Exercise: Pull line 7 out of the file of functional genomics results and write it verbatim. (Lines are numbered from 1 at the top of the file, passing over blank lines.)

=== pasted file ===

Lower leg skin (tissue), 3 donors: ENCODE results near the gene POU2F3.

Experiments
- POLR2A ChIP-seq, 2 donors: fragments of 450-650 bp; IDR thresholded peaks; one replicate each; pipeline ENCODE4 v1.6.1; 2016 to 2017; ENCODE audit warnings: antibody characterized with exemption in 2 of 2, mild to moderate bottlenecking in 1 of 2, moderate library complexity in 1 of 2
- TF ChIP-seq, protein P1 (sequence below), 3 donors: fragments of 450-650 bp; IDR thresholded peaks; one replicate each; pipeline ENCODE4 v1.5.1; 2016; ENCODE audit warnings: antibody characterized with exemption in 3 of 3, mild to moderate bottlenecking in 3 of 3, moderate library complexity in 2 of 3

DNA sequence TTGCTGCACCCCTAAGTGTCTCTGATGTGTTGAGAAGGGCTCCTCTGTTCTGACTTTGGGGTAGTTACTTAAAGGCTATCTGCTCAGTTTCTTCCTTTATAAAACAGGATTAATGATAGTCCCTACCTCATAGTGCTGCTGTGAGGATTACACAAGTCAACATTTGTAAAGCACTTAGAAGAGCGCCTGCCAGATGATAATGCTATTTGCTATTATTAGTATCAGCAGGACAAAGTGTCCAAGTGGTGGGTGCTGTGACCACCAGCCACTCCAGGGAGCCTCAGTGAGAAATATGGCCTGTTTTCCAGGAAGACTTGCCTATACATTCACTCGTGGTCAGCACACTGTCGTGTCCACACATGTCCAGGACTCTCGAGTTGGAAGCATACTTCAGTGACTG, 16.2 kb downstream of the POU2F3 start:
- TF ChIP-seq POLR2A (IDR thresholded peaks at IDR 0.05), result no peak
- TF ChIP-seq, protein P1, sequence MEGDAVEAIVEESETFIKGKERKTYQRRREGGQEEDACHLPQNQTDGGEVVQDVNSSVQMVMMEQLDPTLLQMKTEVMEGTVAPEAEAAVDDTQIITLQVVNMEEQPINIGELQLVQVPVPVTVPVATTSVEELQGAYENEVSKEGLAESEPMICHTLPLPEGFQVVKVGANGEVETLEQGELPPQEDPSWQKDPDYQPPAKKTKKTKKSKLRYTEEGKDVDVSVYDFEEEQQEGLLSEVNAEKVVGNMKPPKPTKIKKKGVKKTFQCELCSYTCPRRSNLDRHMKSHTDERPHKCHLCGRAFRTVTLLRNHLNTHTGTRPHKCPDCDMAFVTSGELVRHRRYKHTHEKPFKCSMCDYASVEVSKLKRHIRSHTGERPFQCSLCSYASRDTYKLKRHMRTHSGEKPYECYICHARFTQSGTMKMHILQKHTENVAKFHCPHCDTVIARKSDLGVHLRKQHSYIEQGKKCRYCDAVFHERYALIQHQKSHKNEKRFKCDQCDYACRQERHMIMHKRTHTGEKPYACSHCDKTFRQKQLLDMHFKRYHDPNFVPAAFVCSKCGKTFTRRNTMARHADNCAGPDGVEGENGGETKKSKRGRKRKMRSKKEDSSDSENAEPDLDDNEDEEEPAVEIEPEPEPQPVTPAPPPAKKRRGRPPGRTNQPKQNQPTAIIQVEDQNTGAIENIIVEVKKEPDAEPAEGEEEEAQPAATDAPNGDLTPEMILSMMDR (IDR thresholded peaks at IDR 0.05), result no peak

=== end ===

- TF ChIP-seq, protein P1, sequence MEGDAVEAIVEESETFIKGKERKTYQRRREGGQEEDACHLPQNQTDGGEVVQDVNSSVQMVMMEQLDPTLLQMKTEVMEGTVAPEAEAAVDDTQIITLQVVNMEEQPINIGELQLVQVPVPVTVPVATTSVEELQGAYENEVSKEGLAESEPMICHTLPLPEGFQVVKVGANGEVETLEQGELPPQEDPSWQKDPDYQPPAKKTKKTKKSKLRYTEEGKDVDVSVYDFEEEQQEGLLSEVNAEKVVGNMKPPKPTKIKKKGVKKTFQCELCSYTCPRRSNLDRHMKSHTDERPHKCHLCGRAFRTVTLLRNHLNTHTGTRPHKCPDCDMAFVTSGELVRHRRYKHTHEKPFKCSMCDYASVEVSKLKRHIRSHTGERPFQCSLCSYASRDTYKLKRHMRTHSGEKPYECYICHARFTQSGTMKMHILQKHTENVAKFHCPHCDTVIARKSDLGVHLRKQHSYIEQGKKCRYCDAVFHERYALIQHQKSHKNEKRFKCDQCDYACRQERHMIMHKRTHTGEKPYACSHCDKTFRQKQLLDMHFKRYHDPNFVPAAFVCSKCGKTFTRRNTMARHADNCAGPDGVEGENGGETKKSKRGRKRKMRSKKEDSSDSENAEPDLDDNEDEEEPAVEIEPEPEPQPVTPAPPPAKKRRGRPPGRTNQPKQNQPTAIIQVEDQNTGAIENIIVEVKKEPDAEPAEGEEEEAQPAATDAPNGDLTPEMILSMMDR (IDR thresholded peaks at IDR 0.05), result no peak